15/07/2010 - 00:00

Wine -with Scott Taylor

15/07/2010 - 00:00

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Wine -with Scott Taylor

EN Primeur is a yearly campaign launched each spring by the producers and ‘negociants’ of Bordeaux to drum up interest and sell the wine from the previous vintage as futures, two years before it is ready and available for distribution. The idea is to generate cash flow for the chateaus.

To get buyers interested in shelling out for wine that isn’t going to be delivered to them for at least two years, the chateaus invite the world’s wine writers and negociants to come and pass judgement on the vintage – the more hype, the higher the price for the wine. A curious situation results where a small group of individuals, many who will benefit financially from high prices, tell a worldwide audience how this vintage compares to others and whether the wine should be bought En Primeur.

Invariably the result is a gushingly positive one convincing the wine buyers that while the price is quite high it’s a great vintage, so buy now before it gets released in two years at an even higher price. Often, at the next En Primeur campaign, the previous year’s vintage and prices get downgraded and this current vintage is proclaimed as better. The result is the same wine from different vintages having remarkably different price points.

The En Primeur campaign for the 2009 wines has just come to a close. The hype and excitement for this vintage was deafening with one pundit proclaiming the vintage to be easily the best vintage for 60 years, since 1959.

The result? Stratospheric pricing. Chateau Ausone, a superb St Emillion producer, is available from the 1997 vintage at around $600 retail per bottle, the 2004 will be sitting around $1,200 per bottle and the 2009, based on En Primeur pricing, will be available for the hair-raising sum of $3,200 a bottle.

I certainly don’t begrudge anyone that considers this to be an interesting investment. Well done; you must be very good at what you do.

But let’s get some perspective here. Margaret River had a shocker of a year in 2006, quickly followed by the ripe and generous 2007, the classic, slightly cooler 2008, and the promising duo of 2009 and 2010.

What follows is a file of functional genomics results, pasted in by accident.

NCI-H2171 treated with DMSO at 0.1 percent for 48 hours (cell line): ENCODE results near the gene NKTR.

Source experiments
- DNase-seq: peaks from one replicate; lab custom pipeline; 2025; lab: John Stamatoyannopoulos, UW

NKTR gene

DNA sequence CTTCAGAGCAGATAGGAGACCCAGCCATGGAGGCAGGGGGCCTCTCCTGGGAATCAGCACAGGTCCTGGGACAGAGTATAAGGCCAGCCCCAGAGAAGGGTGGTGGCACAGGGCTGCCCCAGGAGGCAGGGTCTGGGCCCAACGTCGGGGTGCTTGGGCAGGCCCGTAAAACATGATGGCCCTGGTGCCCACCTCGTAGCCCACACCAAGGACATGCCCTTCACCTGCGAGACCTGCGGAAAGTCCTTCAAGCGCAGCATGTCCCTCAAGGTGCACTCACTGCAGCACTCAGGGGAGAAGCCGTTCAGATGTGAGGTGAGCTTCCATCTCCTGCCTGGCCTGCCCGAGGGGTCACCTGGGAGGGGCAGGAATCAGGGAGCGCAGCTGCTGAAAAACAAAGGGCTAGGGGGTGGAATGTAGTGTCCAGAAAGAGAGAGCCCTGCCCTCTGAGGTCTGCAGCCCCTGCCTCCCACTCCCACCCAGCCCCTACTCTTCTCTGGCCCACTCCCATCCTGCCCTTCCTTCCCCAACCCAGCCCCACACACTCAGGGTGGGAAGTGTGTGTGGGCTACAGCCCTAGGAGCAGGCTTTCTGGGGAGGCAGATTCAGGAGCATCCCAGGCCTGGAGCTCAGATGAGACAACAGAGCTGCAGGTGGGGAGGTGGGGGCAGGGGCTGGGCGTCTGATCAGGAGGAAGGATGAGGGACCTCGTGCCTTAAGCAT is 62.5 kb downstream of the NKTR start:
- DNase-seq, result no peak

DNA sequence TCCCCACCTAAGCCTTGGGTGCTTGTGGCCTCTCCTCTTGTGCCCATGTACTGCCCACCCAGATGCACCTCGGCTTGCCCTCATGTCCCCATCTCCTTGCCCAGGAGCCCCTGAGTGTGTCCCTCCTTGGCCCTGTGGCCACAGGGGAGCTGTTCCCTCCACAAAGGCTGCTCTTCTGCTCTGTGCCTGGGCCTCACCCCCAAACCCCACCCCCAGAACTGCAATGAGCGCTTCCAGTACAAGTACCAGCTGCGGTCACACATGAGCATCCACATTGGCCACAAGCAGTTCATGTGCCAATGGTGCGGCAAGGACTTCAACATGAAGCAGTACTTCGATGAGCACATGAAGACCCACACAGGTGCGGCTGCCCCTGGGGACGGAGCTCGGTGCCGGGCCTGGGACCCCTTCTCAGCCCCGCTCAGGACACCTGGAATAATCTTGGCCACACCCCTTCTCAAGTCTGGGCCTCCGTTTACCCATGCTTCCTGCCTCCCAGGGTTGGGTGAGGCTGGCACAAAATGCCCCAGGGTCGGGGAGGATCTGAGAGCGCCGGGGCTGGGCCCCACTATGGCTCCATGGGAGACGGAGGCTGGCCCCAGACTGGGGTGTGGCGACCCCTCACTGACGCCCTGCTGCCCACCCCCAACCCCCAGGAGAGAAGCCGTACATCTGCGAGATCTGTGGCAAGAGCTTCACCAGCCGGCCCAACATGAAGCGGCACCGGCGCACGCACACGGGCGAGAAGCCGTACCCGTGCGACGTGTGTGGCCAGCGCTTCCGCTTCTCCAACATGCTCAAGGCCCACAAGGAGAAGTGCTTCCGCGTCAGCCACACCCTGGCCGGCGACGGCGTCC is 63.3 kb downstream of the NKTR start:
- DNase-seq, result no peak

There is no dramatic difference between the prices for the 2006 and 2008 wines. The prices for these wines are worked out based on what they cost to produce, not how well the vintage is represented in the media.

But as these wines get more exposure globally and demand for them rises, will we start to see an En Primeur-like fluctuation in price? Probably, but certainly not for the next few vintages.

The great producers of Margaret River have either just released their premium reds from 2007 and 2008, or they will do this year. They all retail for between $50 and $150. There is an opportunity here to support our struggling local wine industry while making an astute investment at the same time.

My advice is to buy 2007s for five-10 years’ cellaring, 2008 wines for twice that – cabernet-based wines are the way to go.

The usual suspects of Cape Mentelle, Moss Wood, Leeuwin Estate and Vasse Felix are safe bets, but also look at newcomers Fraser Gallop, Flametree, Arlewood and Forest Hill, as these guys are starting to challenge the stalwarts for supremacy.

And the prices on all of the above wines make buying a single bottle of Chateau Ausone look rather ridiculous.

 

STANDING BY BUSINESS. TRUSTED BY BUSINESS.

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